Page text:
Q&A WITH DARREN HARVEY
The Australian School of the Arts (ASTA) program at Sheldon College in Brisbane supports the school’s thriving Performing Arts curriculum. ASTA Director Darren Harvey speaks with Emma Davies about the importance of the Arts in developing the next generati
Q. Why did you become a drama teacher?
I knew from a fairly early age that I learnt differently. What worked best for me was doing and demonstrating my understanding, [instead of just] writing about it.
I worked better in classrooms where there was no ceiling to the outcomes, and all participants in a drama room are only limited by their imagination. I gravitated towards arts subjects because they questioned my creativity, they capitalised on my confidence, and they challenged me.
The drama classroom was essential for my happiness as a student and it just felt like the natural transition to move into that at university.
I knew that I could work with students who were like me in high school, and I knew that there was a need for it because every learner is completely and utterly different. And if we’re serious about differentiating learning and individual learning then providing a variety of learning and teaching methodologies is really important.
Q. With a heavy focus on STEM and job-ready skills, what does Performing Arts education bring to the table?
STEM programs are after specific outcomes and the irony is that some of those include many of the outcomes the arts challenge students to produce; laterality of thinking, problem solving capacity, and utilising and empowering the less dominant side of the brain.
They are actually outcomes STEM is looking to produce through their programs, and yet the subjects that are best positioned to develop and challenge those skills sets are in fact the arts subjects.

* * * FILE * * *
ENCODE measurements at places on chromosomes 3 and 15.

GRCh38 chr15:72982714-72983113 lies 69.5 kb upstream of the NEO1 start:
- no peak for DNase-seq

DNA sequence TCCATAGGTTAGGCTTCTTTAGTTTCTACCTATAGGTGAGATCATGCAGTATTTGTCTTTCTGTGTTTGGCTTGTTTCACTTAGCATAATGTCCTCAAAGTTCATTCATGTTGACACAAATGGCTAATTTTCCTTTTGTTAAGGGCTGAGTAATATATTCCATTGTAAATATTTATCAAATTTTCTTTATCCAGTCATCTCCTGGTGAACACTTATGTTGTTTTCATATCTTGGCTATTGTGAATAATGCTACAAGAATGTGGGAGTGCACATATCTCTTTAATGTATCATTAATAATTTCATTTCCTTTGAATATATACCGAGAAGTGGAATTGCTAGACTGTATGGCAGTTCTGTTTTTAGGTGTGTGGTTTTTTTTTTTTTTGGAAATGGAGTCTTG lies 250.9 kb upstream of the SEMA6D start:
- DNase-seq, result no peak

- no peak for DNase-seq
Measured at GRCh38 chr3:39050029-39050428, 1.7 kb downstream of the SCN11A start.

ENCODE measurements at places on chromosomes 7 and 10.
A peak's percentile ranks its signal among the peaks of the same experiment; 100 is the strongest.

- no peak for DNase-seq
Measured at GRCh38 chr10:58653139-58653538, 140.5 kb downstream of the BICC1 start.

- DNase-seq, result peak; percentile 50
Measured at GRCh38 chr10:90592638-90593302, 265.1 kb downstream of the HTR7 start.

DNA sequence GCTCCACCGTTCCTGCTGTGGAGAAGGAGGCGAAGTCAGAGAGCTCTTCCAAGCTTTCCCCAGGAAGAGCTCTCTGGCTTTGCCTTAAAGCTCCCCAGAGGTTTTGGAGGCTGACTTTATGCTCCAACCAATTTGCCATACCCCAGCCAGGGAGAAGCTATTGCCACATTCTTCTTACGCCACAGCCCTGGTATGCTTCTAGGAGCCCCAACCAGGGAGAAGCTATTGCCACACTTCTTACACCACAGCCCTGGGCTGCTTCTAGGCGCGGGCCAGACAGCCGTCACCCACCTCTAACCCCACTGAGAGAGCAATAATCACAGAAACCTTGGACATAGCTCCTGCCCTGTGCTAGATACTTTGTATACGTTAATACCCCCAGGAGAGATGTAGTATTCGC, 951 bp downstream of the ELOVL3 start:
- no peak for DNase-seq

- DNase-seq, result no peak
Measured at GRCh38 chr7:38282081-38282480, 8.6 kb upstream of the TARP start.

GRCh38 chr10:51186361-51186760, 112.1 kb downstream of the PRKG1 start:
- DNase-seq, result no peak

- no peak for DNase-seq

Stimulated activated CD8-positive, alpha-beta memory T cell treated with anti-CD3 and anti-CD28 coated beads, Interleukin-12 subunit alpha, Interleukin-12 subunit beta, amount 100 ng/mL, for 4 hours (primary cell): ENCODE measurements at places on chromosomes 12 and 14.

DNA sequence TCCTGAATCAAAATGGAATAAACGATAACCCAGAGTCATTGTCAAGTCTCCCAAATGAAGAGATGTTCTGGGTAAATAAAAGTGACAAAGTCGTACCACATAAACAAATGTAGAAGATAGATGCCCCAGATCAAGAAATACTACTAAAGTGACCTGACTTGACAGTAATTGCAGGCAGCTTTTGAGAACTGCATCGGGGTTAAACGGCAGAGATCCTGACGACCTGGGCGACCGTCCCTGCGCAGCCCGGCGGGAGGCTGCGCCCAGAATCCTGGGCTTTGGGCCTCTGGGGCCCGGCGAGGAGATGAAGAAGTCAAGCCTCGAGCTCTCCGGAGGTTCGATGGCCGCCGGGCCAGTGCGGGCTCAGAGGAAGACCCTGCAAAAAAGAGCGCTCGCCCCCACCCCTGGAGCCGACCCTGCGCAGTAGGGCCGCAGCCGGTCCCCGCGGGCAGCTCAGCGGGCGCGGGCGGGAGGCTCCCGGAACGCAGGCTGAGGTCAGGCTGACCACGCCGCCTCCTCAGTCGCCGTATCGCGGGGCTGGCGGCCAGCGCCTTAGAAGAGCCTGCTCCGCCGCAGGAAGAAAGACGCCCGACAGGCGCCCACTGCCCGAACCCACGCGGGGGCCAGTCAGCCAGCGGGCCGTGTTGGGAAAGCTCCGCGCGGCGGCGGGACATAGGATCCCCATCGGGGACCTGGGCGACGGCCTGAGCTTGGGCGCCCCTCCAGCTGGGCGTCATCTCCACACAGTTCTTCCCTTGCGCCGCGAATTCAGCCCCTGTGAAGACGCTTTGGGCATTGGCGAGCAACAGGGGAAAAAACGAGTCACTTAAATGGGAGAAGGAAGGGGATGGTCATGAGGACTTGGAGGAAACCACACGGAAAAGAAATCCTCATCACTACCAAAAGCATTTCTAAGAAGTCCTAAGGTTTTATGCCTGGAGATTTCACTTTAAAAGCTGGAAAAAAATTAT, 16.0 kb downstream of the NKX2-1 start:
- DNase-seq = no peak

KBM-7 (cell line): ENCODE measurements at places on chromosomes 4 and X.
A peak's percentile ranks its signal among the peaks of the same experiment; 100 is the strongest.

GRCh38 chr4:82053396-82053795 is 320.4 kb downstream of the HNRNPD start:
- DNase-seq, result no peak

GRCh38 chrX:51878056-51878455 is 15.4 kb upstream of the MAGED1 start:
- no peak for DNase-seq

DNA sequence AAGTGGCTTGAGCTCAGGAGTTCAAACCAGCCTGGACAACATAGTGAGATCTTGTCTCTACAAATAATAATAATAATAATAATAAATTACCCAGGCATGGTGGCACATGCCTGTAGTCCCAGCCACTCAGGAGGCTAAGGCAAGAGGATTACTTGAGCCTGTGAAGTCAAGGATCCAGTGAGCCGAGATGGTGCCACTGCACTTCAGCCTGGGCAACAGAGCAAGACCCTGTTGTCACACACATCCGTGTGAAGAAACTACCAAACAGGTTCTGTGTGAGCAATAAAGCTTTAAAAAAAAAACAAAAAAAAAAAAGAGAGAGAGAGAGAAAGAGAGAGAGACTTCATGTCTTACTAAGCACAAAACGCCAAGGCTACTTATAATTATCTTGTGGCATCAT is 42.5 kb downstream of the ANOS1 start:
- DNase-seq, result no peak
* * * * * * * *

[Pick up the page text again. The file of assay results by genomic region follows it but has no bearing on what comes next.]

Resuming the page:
This is why we’ve moved to STEAM at Sheldon College because we see it as an absolutely essential component of what future workplaces are going to need.
I have a lot of respect for what STEM programs are trying to develop, but intelligence quotient (IQ) will get you a job but emotional quotient (EQ) or emotional intelligence will help you keep a job and move you up the ranks and allow you to drive change in that workplace.
The very fabric of what arts are about is developing emotional intelligence, and empowering students to take what they learn in a STEAM sense and turn it into something special. There’s no point having IQ if you don’t have the EQ to go with it and empower those around you to utilise it.
Q. What are the main challenges and trends facing Performing Arts education?
It starts with busting the myth that subjects like drama and music and dance are ‘play’ or not really academic.
In our school we see a correlational effect between arts involvement and our results and performance measures on internal and external testing.
We’ve delved deeply into the data that actually suggests there is a clear correlation between academic success and artistic endeavour, and that comes down to the types of disciplines and skills those artistic endeavours bring out of a child.